- Title: Thousands queue for U.N. aid in Mosul
- Date: 8th December 2016
- Summary: AL-ZUHOUR NEIGHBOURHOOD, EAST OF MOSUL, IRAQ (DECEMBER 8, 2016) (REUTERS) CROWD OF PEOPLE RUSHING TO COLLECT AID / GUNSHOTS FIRED INTO AIR TO DISPERSE CROWD VARIOUS OF CROWD RUSHING THROUGH SCHOOL ENTRANCE/ POLICEMEN PUSHING CROWD BACK / GUNSHOTS FIRED INTO AIR VARIOUS OF CROWD BY SCHOOL ENTRANCE / POLICEMAN THREATENING PEOPLE WITH STICK / CROWD BEING PUSHED BACK PEOPLE IN TWO ROWS QUEUING UP ALONG WALL OF SCHOOL WAITING FOR AID PEOPLE NEAR SCHOOL BUILDING WHERE AIDS BEING DISTRIBUTED VARIOUS OF PEOPLE QUEUING UP FOR AID PEOPLE WITH HANDS ON TOP OF SCHOOL WALL WHILE WAITING FOR AID PEOPLE OUTSIDE SCHOOL WAITING FOR AID DISTRIBUTION (SOUNDBITE)(Arabic) RESIDENT OF AL-ZUHOUR, IDREES SAEED ILYAS, SAYING "We need gasoline. Some people got aid more than 10 times, while others got nothing. I do not have anyone and I can not push with others to get aid. They have to find us a solution." PACKAGES OF AID ARRANGED ON GROUND BY WORLD FOOD PROGRAMME AID WORKERS AID BOXES AND BUCKETS BEING ARRANGED ON GROUND VARIOUS OF PEOPLE COLLECTING AID BOXES AND BUCKETS AID BOXES AND BUCKETS WAITING TO BE COLLECTED IN SCHOOL GROUNDS (SOUNDBITE) (English) PROGRAMME OFFICER FOR THE U.N.'S WORLD FOOD PROGRAMME IN CHARGE OF RAPID RESPONSE MECHANISM, HAYDER ITHAWI, SAYING: "The big challenge for them is the need for water, for health care and fuel as we are receiving winter now and the weather is increasingly getting cold, so this is the priority for the families, plus to the need for the food that we are going to provide them today." POLICEMAN WITH GUN / WOMEN AND CHILDREN WAITING FOR AID ELDERLY WOMEN WAITING FOR AID WOMAN SHOWING HER FOOD RATION CARD VARIOUS OF WOMEN WAITING TO GET AID (SOUNDBITE) (Arabic) RESIDENT FROM AL-ZAHOUR, IHSAN ABDULLAH, SAYING: "Since the start of the liberation operations, one and a half month ago, some of the people have received aids for more than 20 times, while others had not get even bread or a tomato paste can. The distribution mechanism was arbitrary. People are suffering from lack of drinking water, gasoline and fuel in general." CHILDREN MAKING PEACE SIGN WITH FINGERS VARIOUS OF WOMEN WAITING TO GET AID WOMEN PACKED AGAINST WALL WAITING FOR AID CHILD WAVING TO CAMERA PEOPLE ON ROOF OF HOUSE WATCHING PEOPLE WAITING FOR AID CHILD ON ROOF OF HOUSE ROOFTOP VIEW OF LONG QUEUE OF PEOPLE STANDING BY SCHOOL WAITING FOR AID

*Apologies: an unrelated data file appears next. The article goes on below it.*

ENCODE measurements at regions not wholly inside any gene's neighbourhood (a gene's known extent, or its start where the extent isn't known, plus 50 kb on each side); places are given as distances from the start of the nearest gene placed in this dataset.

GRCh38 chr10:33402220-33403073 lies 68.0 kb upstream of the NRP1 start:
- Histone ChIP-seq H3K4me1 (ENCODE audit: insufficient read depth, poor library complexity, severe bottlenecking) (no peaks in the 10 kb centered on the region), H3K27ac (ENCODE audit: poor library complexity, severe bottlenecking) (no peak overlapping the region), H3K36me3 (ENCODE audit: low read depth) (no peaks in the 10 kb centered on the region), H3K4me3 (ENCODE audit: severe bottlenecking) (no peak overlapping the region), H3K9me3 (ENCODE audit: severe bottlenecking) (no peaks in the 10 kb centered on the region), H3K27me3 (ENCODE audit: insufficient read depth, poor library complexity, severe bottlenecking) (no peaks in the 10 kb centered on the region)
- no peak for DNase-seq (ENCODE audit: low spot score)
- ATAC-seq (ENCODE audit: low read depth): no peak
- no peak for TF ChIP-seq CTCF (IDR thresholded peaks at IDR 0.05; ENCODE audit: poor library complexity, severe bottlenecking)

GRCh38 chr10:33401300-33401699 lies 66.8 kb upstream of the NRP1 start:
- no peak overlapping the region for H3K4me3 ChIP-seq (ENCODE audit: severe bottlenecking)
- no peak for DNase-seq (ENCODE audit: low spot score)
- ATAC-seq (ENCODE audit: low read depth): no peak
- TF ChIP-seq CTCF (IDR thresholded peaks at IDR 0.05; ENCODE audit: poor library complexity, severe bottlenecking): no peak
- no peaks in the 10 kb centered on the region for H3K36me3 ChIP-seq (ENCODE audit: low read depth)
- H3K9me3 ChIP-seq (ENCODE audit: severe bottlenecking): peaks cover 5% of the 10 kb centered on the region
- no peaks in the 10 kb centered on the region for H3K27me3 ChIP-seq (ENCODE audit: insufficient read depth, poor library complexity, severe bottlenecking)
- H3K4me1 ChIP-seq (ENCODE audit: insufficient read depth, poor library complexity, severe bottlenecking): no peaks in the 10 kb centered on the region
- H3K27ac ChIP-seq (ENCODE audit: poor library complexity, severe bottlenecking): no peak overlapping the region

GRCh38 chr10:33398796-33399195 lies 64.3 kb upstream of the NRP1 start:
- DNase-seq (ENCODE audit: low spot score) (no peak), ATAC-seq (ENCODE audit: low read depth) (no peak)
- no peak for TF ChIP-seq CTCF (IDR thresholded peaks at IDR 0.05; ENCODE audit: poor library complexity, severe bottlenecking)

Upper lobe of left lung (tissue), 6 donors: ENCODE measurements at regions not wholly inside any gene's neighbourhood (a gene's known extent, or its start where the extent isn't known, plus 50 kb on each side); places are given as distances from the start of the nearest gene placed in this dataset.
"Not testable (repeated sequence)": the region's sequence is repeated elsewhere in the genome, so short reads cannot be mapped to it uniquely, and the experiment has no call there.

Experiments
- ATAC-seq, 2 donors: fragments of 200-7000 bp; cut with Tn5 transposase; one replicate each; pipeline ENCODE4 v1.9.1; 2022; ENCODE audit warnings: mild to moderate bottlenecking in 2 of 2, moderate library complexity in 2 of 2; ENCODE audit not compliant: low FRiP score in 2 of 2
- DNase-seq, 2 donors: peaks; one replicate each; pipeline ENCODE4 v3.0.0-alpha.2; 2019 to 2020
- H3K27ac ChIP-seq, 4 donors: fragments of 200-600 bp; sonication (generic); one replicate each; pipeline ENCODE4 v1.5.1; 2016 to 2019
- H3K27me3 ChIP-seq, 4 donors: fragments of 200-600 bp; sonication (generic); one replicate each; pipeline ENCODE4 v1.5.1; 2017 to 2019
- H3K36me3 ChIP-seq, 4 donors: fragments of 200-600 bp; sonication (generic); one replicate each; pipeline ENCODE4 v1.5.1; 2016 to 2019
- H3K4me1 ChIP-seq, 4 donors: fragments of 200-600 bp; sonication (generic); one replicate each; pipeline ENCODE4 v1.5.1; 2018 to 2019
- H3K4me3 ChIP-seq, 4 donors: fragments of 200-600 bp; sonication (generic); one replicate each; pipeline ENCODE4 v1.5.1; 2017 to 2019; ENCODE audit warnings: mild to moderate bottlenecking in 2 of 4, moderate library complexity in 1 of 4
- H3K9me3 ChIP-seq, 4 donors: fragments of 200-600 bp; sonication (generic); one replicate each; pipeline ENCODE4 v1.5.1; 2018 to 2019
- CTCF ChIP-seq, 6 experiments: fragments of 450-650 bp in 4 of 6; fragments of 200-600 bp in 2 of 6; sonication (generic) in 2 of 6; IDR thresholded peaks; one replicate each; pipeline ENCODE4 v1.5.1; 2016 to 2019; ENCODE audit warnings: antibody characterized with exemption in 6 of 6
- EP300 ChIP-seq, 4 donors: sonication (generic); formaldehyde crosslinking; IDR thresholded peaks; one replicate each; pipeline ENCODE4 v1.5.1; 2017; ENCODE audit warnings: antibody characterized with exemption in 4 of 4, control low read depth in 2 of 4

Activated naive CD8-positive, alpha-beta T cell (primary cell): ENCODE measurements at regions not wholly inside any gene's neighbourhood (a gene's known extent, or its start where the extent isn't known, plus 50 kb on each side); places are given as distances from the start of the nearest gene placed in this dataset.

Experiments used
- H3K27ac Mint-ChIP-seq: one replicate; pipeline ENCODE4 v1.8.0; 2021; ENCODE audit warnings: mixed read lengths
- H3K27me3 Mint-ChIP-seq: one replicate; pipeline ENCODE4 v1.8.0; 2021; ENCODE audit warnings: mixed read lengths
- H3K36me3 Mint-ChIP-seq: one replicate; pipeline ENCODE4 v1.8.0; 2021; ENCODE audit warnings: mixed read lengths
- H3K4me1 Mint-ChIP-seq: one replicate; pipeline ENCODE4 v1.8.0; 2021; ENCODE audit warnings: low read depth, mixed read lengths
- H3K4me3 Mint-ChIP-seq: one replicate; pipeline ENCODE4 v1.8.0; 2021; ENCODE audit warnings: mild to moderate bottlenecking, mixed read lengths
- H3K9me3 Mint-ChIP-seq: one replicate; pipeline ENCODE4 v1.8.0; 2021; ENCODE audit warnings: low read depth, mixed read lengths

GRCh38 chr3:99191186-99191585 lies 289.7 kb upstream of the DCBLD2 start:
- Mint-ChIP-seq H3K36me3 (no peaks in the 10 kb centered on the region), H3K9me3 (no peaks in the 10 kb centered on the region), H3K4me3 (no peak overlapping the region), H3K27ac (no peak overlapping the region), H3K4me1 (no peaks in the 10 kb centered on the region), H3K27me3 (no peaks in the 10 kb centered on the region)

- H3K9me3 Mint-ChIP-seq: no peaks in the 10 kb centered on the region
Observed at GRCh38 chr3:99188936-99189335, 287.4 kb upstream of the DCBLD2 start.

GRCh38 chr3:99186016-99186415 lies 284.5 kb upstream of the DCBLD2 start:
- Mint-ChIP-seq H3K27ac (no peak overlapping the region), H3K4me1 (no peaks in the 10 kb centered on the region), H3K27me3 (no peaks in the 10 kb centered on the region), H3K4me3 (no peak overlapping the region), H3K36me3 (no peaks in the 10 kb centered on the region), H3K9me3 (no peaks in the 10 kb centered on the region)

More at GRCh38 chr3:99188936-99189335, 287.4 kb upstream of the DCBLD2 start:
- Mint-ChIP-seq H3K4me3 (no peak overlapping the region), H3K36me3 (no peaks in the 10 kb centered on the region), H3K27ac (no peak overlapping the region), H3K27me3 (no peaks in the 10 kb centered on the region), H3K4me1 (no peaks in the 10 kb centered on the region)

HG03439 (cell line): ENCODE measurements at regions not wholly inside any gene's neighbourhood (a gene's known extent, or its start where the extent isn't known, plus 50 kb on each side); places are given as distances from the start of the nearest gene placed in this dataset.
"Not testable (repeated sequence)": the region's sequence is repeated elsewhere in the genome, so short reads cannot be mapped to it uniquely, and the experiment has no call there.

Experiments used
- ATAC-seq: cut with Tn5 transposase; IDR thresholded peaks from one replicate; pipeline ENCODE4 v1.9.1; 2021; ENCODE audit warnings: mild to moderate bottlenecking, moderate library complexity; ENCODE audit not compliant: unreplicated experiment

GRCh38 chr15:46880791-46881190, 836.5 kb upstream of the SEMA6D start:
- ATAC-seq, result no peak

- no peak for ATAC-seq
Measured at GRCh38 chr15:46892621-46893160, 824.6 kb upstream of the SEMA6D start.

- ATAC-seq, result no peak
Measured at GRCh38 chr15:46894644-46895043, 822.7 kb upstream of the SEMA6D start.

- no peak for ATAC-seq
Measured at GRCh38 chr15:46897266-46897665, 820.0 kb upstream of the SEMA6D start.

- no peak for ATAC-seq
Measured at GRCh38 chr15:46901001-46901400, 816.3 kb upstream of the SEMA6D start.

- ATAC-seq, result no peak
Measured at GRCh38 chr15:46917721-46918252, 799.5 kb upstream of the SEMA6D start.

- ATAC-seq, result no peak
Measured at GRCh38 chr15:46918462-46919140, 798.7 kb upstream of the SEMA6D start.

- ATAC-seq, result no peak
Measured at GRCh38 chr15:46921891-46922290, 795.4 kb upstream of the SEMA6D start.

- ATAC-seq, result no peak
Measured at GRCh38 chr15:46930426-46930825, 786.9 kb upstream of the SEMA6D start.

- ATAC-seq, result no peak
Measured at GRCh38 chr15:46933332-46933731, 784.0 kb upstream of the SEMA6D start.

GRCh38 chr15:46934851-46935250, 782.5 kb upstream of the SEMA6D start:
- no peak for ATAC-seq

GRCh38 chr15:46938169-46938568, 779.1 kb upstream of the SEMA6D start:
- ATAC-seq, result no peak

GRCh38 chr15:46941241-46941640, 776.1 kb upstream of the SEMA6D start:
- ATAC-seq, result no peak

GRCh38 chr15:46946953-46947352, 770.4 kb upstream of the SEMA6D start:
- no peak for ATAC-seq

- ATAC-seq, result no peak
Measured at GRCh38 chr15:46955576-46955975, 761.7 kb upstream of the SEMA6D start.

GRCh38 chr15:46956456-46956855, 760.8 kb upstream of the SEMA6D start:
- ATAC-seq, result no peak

- Embargoed: 23rd December 2016 19:42
- Keywords: Iraq Mosul aid Islamic State
- Location: Al-ZUHOUR NEIGHBOURHOOD, EAST OF MOSUL, IRAQ
- City: Al-ZUHOUR NEIGHBOURHOOD, EAST OF MOSUL, IRAQ
- Country: Iraq
- Reuters ID: LVA0015C13EBR
- Aspect Ratio: 16:9
- Story Text:Iraqi police fired shots in the air as residents of Mosul threatened to overrun the first distribution of aid by U.N. agencies inside the city on Thursday (December 8), in a measure of the desperation felt in areas retaken from Islamic State.
The distribution, which aimed to reach 45 thousand people, is the biggest since Iraqi forces entered Mosul's eastern districts more than one month ago and also illustrates the challenges faced by humanitarian organisations seeking to alleviate acute shortages of water, food and fuel.
As word of the aid spread, residents of the al-Zuhour neighbourhood flocked to a boys' primary school chosen as a distribution point -- men queuing to one side of the main entrance and women on the other.
Seventy-seven-year old resident, Idrees Saeed Ilyas, called on the government to work out a mechanism to organise the process.
"We need gasoline. Some people got aid more than 10 times, while others got nothing. I do not have anyone and I can not push with others to get aid. They have to find us a solution," Ilyas said.
"Since the start of the liberation operations, one and a half month ago, some of the people have received aids for more than 20 times, while others had not get even bread or a tomato paste can. The distribution mechanism was arbitrary. People are suffering from lack of drinking water, gasoline and fuel in general," said 46-year old carpenter Ihsan Abdullah.
Most people clutched their government ration cards, but one woman, Samira Mohammed, brought a slip bearing the official stamp of Islamic State's vice squad, known as the Hisba.
It proved that the militants had confiscated the family ration card when her son was detained for raising birds, which was forbidden under their rule.
Due to the "critical situation", aid workers said any document that reliably identified a household and its head would be accepted, including those issued by Islamic State.
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